Is Global Warming a Global Threat
Climate change has the potential to impact the progress of nations and societies toward sustainability. Climate change impacts on the timing, flow, and amount of available fresh water resources, could for example affect the ability of developing nations to increase access to potable water. There could similarly be adverse consequences for food security. However, the anthropogenic drivers of climate change, per se, affect Millennium Development Goals in only two ways – in terms of energy use per dollar GDP and CO2 emissions per capita. Per capita CO2 emissions in developing countries rose from 1.7 tonnes in 1990 to 2.1 tonnes per capita in 2002, still far short of 12.6 tonnes of per capita consumed in developed countries (UN 2005).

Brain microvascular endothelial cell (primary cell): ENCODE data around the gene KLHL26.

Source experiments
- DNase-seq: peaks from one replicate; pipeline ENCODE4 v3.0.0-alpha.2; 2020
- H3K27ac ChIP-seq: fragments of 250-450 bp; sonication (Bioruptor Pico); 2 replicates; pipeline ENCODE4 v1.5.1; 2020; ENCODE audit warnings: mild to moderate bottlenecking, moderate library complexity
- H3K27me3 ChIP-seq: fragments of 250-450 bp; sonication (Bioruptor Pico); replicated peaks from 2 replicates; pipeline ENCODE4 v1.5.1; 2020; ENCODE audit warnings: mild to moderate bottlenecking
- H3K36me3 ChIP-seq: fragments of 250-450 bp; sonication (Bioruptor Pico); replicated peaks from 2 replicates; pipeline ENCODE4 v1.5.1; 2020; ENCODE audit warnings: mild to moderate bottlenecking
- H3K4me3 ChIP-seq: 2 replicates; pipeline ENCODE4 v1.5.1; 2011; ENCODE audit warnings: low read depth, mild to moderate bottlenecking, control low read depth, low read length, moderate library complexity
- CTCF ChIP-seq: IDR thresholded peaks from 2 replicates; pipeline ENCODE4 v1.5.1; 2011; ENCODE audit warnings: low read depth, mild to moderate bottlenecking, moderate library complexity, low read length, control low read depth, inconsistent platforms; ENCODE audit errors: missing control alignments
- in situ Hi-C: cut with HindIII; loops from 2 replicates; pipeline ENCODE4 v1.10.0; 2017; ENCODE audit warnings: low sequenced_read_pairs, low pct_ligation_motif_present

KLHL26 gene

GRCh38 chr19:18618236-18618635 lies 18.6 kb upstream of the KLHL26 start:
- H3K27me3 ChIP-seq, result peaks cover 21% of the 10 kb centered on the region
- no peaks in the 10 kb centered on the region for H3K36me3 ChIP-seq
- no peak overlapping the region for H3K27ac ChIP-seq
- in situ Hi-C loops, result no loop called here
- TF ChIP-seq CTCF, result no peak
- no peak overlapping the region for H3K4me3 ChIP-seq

Our planet earth is already showing signs of climate change and we cannot afford to overlook these tell tale signs. According to NASA’s Goddard Institute for SpaceAcademy, the avarage temperature has climbed 1.4 degrees Farenheit (0.8 degree C) since 1880 (Brown 2006). Moreover, the rate of warming has also significantly increased in recent years. The last two decades of the 20th century has been hottest in the last 400 years and possibly warmest for several millenia as revealed by the study conducted by the United Nation’s Intergovernmental Panel on Climate Change (Strom 2007). According to the same study, 11 of the 12 among the dozen warmest years since 1850 have been in the last two decades of 20th century (news.nationalgeographic.com).